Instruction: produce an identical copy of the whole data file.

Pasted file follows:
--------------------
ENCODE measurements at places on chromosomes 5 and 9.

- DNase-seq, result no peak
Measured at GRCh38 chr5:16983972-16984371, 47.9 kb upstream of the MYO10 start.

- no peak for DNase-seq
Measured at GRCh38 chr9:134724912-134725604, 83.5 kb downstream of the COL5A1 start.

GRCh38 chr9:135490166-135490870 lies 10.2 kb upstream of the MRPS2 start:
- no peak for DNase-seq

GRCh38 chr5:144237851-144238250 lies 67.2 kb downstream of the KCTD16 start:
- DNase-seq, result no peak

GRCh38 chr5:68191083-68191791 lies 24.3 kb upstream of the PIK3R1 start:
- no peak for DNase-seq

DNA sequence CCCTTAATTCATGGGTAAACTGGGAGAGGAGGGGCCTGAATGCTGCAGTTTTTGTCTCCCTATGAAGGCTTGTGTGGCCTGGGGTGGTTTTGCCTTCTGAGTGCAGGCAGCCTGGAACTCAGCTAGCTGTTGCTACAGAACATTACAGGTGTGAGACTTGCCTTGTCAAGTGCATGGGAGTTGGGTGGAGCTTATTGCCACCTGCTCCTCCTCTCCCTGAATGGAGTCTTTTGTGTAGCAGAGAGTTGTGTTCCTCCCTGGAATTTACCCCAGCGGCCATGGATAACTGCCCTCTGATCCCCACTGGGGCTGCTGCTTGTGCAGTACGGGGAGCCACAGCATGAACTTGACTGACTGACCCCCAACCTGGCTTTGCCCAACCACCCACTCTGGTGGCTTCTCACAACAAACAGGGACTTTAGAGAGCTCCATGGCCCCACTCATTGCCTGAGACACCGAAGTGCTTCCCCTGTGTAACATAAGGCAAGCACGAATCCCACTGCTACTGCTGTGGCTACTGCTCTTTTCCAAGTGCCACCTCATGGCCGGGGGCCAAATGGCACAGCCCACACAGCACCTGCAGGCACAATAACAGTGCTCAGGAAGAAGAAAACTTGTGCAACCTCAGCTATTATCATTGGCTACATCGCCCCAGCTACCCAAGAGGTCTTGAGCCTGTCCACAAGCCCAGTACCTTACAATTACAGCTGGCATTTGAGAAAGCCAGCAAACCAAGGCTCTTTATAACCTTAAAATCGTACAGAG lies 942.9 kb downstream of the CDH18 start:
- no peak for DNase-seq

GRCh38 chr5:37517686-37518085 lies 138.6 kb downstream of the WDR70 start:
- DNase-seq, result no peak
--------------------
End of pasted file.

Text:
ENCODE measurements at places on chromosomes 5 and 9.

- DNase-seq, result no peak
Measured at GRCh38 chr5:16983972-16984371, 47.9 kb upstream of the MYO10 start.

- no peak for DNase-seq
Measured at GRCh38 chr9:134724912-134725604, 83.5 kb downstream of the COL5A1 start.

GRCh38 chr9:135490166-135490870 lies 10.2 kb upstream of the MRPS2 start:
- no peak for DNase-seq

GRCh38 chr5:144237851-144238250 lies 67.2 kb downstream of the KCTD16 start:
- DNase-seq, result no peak

GRCh38 chr5:68191083-68191791 lies 24.3 kb upstream of the PIK3R1 start:
- no peak for DNase-seq

DNA sequence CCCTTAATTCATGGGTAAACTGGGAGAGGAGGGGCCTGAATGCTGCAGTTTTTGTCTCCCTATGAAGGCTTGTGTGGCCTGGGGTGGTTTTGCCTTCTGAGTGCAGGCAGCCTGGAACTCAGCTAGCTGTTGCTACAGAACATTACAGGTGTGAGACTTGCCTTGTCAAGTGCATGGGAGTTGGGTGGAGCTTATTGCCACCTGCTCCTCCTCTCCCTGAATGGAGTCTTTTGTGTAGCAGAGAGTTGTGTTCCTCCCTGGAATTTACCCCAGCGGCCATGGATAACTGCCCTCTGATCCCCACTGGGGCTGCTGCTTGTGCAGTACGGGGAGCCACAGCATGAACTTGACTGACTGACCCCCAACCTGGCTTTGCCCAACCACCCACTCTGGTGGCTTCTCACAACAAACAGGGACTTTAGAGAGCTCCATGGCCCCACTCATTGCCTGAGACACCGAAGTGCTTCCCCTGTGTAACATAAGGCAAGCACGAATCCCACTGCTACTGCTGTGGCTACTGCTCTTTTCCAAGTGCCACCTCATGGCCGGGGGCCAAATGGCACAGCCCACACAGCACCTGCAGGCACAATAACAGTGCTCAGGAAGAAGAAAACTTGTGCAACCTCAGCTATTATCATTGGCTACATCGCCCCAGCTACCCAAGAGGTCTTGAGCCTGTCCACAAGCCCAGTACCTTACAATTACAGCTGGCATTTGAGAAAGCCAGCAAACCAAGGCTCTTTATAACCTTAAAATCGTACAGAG lies 942.9 kb downstream of the CDH18 start:
- no peak for DNase-seq

GRCh38 chr5:37517686-37518085 lies 138.6 kb downstream of the WDR70 start:
- DNase-seq, result no peak